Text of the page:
School Laboratories to 'Ramp Down or Terminate Research,' Likely by Killing Hundreds of Animals, As Part of COVID-19 Response Plan
For Immediate Release:
March 27, 2020
Tasgola Bruner 202-483-7382
Los Angeles – Because of the COVID-19 outbreak, the University of California–Los Angeles (UCLA) is urging experimenters to “ramp down or terminate research,” which will likely lead to the killing of hundreds or more laboratory animals.
PETA fired off a letter today to the university’s chancellor, Gene Block, demanding to know why the school conducts noncritical animal experiments.
Reports obtained from the National Institutes of Health show chronic and systemic violations of the Public Health Service Policy on Humane Care and Use of Laboratory Animals in UCLA’s laboratories. Among other incidents, for two months, animals were left unattended on weekends; animals were not given proper pain medication after surgery; and monkeys were left without water.
PETA contends that UCLA’s disregard of animal protection policies and admission that it runs noncritical animal experiments prove the school needs to stop all animal experiments, ban the breeding and purchase of animals, and switch to human-relevant research methods. The university also needs to tell taxpayers how many animals it deemed extraneous and killed in response to COVID-19, PETA says.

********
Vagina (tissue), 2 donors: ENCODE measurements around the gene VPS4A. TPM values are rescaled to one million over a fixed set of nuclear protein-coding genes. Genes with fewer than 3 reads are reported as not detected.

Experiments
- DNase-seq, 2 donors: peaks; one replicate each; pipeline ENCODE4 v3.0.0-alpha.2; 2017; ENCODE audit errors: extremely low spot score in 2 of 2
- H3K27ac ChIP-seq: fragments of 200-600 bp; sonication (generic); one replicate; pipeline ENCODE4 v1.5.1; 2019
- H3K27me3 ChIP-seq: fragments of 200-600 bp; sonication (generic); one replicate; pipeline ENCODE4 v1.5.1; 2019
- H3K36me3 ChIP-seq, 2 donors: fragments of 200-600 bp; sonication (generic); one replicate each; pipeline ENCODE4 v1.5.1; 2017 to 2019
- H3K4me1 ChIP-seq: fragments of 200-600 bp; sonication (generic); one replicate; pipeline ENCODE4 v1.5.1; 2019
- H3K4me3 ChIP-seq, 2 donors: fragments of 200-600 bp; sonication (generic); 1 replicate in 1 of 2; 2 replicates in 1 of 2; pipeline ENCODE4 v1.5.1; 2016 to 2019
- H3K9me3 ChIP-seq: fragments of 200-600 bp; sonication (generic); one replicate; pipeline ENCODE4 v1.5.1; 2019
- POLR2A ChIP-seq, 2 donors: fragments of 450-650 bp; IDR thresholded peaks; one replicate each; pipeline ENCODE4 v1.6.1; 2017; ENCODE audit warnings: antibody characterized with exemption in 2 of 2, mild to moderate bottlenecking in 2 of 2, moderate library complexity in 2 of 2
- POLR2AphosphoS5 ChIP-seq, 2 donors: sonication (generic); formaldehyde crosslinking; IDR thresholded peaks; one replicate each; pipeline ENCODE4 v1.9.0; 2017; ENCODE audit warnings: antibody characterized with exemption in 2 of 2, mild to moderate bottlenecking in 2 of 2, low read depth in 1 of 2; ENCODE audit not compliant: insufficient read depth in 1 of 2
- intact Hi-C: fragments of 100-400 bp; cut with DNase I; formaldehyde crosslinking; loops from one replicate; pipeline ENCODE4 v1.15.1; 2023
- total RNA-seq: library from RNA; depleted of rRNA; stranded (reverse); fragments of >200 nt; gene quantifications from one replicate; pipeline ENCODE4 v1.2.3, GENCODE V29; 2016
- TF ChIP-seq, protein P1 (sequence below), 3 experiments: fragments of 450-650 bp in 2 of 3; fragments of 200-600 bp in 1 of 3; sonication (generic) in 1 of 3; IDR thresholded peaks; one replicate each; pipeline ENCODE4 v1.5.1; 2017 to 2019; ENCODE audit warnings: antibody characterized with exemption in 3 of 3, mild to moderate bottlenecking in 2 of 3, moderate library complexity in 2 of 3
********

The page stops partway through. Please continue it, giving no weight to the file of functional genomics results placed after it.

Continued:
“UCLA does a sloppy, substandard job of caring for animals in fully staffed laboratories, so nothing good can be expected amid a pandemic,” says PETA Vice President Shalin Gala. “The COVID-19 outbreak should be a moral and scientific reckoning for the school, which conducts deadly experiments on animals. If the university can’t prove that these experiments are needed—which we know it can’t—it shouldn’t be wasting taxpayer money on them.”
Numerous published studies have shown that animal experimentation wastes resources and lives, as more than 90% of highly promising results from basic scientific research—much of it involving animal experimentation—fail to lead to treatments for humans. (Please read under “Lack of benefit for humans” here.) And 95% of new medications that are found to be effective in animals fail in human clinical trials.
PETA’s letter to the university is available here.